SA home affairs in denial over Zimbabwean refugees

source: SW Radio Africa
By Tererai Karimakwenda
02 August, 2007

The growing number of Zimbabweans flooding into South Africa has clearly become a serious problem for the government of President Thabo Mbeki, yet officials there continue to deny there is a problem next door in Zimbabwe. SABC news reported on Thursday that the department of home affairs said “Zimbabweans streaming into South Africa cannot be classified as refugees, as they are not facing persecution in their home country.” The report also said the United Nations High Commission for Refugees agrees with this, saying it is not yet critical. The evidence on the ground shows otherwise.

The news comes on the same day that 300 protestors marched to the office of the Premier of Gauteng Province, to deliver a petition for President Mbeki urging him to reform the government’s policies towards Zimbabwean refugees. Also on Thursday The Cape Times reported that SA Police had called on farmers near the northern border to stop their vigilante campaign against Zimbabweans. A Sky News report in the UK on Wednesday had shown the border farmers hunting down desperate Zimbabweans who are cutting down the farm fences and killing game for food, as they escape hunger and persecution in Zimbabwe. And last week three Zimbabweans were stabbed and injured in Port Elizabeth, in an incident that was attributed to xenophobia.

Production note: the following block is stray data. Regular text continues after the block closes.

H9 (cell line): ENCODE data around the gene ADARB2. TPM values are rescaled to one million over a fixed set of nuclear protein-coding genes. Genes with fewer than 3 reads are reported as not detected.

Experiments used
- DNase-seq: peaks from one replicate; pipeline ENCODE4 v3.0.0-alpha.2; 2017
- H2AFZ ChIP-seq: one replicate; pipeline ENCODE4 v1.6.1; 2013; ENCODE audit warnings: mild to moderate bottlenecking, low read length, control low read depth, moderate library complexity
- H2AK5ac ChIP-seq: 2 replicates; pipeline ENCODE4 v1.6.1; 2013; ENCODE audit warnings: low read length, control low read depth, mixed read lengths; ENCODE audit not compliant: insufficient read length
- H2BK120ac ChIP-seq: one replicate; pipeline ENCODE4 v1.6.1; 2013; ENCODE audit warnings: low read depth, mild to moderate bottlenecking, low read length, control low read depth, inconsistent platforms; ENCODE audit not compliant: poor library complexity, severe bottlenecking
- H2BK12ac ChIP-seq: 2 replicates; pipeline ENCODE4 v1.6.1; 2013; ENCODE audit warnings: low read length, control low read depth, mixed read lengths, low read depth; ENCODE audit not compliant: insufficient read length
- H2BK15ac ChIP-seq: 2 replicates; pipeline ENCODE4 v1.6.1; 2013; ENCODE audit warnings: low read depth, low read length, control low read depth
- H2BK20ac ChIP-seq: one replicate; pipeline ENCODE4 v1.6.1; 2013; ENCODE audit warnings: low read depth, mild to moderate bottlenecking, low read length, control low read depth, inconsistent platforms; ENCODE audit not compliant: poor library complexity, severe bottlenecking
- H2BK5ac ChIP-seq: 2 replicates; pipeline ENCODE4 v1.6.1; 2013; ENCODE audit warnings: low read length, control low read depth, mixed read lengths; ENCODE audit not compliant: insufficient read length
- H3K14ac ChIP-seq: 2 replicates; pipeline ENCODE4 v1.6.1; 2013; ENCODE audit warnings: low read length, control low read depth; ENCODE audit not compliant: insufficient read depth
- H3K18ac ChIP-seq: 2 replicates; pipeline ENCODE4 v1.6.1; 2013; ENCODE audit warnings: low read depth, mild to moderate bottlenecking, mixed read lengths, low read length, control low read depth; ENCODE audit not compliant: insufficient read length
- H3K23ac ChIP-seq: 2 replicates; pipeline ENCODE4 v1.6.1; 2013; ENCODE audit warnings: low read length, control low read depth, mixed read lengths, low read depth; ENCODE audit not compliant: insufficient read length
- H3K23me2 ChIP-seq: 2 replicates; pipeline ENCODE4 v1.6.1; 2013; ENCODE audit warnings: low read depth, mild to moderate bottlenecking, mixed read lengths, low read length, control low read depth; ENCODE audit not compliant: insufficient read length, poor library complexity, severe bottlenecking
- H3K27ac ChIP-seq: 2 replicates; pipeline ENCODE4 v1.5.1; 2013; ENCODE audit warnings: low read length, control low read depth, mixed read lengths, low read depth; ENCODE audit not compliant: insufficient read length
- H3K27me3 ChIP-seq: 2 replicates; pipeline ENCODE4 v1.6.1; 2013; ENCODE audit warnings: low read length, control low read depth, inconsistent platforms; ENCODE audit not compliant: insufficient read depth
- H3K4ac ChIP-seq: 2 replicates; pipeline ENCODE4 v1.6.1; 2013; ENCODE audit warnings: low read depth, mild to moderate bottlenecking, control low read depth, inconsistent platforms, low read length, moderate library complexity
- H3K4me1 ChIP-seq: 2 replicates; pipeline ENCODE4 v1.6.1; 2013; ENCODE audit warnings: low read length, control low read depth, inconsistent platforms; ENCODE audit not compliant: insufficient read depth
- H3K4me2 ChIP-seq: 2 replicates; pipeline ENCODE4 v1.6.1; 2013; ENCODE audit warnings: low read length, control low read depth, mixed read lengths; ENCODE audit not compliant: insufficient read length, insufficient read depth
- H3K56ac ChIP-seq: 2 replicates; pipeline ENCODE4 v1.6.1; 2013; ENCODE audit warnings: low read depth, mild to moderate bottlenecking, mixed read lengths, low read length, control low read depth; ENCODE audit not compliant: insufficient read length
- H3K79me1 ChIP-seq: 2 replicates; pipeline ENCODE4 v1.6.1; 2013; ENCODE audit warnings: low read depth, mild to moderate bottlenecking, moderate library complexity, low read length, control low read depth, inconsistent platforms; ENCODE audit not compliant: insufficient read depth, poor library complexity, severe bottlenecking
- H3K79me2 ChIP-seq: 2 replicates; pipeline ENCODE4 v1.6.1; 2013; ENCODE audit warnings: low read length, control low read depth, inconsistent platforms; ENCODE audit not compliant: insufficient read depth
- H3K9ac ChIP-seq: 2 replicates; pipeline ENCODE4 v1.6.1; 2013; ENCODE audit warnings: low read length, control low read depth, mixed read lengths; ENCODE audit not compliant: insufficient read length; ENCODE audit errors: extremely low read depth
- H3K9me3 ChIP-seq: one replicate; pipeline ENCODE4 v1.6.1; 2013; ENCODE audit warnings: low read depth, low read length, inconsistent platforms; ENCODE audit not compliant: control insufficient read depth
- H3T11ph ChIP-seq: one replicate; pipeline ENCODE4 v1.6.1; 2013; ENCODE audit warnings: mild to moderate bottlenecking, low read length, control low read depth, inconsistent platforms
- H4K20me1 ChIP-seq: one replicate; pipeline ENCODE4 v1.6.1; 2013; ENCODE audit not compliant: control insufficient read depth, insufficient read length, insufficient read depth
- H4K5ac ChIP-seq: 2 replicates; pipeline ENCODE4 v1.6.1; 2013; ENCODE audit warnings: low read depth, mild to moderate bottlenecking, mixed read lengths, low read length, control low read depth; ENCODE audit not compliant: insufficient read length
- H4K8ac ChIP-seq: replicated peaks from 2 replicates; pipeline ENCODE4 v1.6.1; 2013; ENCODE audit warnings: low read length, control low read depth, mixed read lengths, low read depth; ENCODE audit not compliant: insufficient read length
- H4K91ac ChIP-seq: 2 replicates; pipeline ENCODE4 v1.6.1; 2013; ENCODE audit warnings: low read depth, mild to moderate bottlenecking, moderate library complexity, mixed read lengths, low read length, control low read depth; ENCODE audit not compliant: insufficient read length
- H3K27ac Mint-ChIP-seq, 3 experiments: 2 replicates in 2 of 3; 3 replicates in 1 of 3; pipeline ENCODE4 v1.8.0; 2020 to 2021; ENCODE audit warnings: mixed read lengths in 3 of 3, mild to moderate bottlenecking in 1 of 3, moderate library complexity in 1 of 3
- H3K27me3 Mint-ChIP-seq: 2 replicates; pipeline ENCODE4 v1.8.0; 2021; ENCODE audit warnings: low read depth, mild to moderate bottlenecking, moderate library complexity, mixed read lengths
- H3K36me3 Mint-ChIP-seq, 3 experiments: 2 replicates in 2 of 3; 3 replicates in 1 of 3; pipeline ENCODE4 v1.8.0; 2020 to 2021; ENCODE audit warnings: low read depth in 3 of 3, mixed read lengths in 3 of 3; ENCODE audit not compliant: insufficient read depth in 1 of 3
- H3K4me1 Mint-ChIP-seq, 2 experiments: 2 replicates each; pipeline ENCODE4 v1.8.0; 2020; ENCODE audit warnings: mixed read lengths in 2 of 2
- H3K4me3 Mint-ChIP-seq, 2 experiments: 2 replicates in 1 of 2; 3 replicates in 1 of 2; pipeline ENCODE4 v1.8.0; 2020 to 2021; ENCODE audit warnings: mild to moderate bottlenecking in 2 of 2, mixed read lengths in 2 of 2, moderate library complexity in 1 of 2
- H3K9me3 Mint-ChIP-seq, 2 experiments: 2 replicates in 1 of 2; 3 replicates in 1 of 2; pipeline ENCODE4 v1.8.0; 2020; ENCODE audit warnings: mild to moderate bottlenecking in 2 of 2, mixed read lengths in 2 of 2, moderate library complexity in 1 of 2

MP Mark Lowe, the Home Affairs spokesperson for South Africa’s main opposition Democratic Alliance party, said clearly there is a problem but if the government of South Africa admits this then they will be admitting their policy of quiet diplomacy has failed. He added: “And they are obviously not going to do that. So we have this crazy situation where we have thousands of people coming across the border every day and the government saying there is no need to provide facilities for them.” Lowe explained that South Africa’s Home Affairs admitted Thursday that there are a growing number of Zimbabweans crossing over, but they are disputing the numbers. He said the problem has [continue reading]

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